By Misaki Imagawa
Curiosity brought you here. Although it is rainy and there is a chill in the air, you came out anyway because you were compelled to act. The rickety carriage stops in front of a weathered stone building adjacent to a shadowed alleyway. This area is quiet, distanced from the rowdy market squares in the city center. The cobblestones are wet and treacherous after a recent rain, and the hay scattered across the road has become little more than grime. Eyeing the address, you climb three chipped steps and rap the brass knocker several times against the heavy door. A young man with a boyishly smooth face answers and beckons you inside. He takes your coat and placing it over his arm, says “the doctor will be right out.”
“Welcome,” says a man with a deep husky voice. “I am Doctor Wormius.” You turn to see the esteemed physician and antiquarian. He is dressed in a flowing, embroidered robe and has a long grey beard and a furrowed brow. Although he looks serious and stern, his demeanor is cordial. “Come,” he says, “I will share with you my latest curiosity. It arrived a fortnight ago on a ship from the new world.” You detect pride and enthusiasm in his voice as he leads you down a narrow hall and into a side room with two large leaded glass windows. Placing a box on a center table, he unties the rope closure and lifting the lid reveals what appears to be an absurdly small, miniature human skull. Cradling it in his hands he points out the ragged lines that run across the surface. The doctor runs his fingers over the strange marks. “How very curious,” he says, almost to himself.
If you really were in 17th century Copenhagen and had an interest in collecting curiosities, you almost certainly would have participated in this scene, probably on more than one occasion. Dr. Olaus Wormius, known to all as Dr. Ole Worm was not only a Danish physician, but one of the best known collectors of his time – a connoisseur and curator of a well known cabinet. “Curiosity cabinets” in those days referred to rooms filled with unusual artifacts that straddled the line between science and myth. Those curios included all forms of natural objects such as shells, minerals, fossils, animal and reptile specimens, plants and vegetation, and depictions of human deformities. World travelers and explorers frequently brought back samples of artifacts and wildlife from newly discovered, exotic lands. Ole Worm and other collectors studied the objects for educational purposes, often making scientific and medical breakthroughs in the process. In fact, the ossifications found on the human skull are now named Wormian bones after the good doctor.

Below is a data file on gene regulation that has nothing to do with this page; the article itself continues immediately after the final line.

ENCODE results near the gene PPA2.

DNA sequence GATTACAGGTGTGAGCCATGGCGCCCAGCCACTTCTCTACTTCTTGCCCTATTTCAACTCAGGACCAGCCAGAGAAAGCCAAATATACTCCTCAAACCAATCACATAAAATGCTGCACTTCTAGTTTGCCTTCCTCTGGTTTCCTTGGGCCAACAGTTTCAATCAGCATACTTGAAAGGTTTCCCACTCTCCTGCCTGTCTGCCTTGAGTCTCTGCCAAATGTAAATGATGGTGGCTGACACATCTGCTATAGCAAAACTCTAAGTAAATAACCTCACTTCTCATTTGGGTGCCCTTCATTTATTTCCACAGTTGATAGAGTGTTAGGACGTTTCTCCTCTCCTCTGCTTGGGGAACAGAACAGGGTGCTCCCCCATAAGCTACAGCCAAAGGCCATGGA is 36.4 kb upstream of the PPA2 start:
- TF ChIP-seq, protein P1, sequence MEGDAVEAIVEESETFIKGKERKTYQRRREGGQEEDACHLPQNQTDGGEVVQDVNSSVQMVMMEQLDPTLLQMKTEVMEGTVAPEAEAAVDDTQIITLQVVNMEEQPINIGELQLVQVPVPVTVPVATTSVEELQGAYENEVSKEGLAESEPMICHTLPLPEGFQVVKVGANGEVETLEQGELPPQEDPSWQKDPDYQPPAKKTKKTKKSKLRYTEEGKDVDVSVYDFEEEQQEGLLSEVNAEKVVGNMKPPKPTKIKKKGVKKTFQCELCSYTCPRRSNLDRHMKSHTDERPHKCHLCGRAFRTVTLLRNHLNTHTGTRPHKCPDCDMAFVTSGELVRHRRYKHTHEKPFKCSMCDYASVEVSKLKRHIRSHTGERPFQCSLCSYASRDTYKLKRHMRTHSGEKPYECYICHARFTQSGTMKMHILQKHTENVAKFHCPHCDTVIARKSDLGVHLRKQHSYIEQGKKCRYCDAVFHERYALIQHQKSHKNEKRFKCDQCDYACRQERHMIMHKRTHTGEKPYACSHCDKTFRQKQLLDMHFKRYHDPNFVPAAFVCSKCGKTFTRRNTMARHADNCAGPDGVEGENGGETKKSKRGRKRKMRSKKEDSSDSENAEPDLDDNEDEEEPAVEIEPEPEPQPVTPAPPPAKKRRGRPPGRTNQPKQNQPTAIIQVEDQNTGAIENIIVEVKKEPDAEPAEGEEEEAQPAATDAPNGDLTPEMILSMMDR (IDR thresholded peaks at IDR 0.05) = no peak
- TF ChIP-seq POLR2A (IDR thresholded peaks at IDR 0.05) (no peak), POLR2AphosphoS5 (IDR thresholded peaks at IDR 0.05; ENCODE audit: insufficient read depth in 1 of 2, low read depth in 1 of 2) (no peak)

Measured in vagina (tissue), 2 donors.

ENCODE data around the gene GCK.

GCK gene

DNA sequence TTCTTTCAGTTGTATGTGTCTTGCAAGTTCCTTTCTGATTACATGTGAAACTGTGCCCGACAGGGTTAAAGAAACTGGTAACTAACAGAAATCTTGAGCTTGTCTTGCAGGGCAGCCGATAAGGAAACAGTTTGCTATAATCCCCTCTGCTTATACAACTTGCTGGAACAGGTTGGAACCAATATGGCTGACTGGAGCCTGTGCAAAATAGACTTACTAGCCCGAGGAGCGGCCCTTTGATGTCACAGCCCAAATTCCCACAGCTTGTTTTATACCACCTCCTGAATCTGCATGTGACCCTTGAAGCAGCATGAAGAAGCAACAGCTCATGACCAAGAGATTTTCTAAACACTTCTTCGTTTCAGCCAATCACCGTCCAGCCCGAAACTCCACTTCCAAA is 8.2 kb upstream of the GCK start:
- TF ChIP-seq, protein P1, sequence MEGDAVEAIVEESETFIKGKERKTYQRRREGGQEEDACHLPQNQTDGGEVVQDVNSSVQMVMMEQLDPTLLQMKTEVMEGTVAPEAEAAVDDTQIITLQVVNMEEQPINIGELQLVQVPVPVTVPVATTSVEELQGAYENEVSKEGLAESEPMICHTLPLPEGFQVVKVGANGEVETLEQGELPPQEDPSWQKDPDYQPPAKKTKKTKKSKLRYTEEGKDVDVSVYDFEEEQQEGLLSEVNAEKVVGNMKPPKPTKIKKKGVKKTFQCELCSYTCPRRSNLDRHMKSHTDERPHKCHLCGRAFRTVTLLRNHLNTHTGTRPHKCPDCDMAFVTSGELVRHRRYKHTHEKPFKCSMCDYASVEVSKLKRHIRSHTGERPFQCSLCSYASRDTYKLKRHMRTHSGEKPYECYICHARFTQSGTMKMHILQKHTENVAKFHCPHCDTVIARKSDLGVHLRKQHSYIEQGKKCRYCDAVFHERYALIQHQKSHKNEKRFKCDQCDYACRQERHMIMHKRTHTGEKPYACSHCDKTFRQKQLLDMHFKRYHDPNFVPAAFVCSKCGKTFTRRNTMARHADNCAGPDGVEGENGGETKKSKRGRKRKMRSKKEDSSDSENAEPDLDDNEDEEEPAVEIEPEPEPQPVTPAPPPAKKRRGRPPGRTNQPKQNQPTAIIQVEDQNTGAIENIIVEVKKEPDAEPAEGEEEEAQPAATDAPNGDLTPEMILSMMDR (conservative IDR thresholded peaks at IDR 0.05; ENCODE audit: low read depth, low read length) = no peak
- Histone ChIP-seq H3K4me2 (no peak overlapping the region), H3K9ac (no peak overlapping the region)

Over time, many private collections found their way into museums, and as science and technology advanced, the function of the curiosity cabinet began to change, even if the original concept did not. It remained a collection of mysterious and peculiar artifacts; but the main impetus for collecting was no longer scientific knowledge. Rather, the assembly of decorative collections was an end unto itself, and the most valuable collections were comprised of rare, uniquely presented, beautiful objects.
Just as there were no limitations on the objects collected long ago, there are no boundaries to the collection presented at PRIMITIVE today. The only requirement for PRIMITIVE’s Curiosity Cabinet is that the objects are authentic, exotic, and engaging in both subject matter and presentation. Some of the curiosities you’ll find at PRIMITIVE are fossils and minerals exquisitely mounted on handmade displays as well as Crooke’s radiometers, glass orbs featuring four small vanes that rotate when exposed to light. Departing from science and entering the world of the spiritual, part of the curiosity collection includes African fetishes enshrined in glass globes, their purpose still largely a mystery. Less mysterious, but no less fascinating, is sea life such as star fish and sea urchins mounted on sterling silver bases. Each and every piece draws you deep into the underwater world.
These brief descriptions may do little more than confuse you – then again, that’s what is intriguing about curiosities. They baffle us with the breadth of nature’s complexity and creativity, and they engage us with an unbridled sense of mystery. There is a saying: one look is worth more than a hundred explanations. It’s the same today as it was in the 17th century when Dr. Ole Worm received visitors and collectors alike. Just as before, curiosity may compel you to visit PRIMITIVE's cabinet in Chicago.
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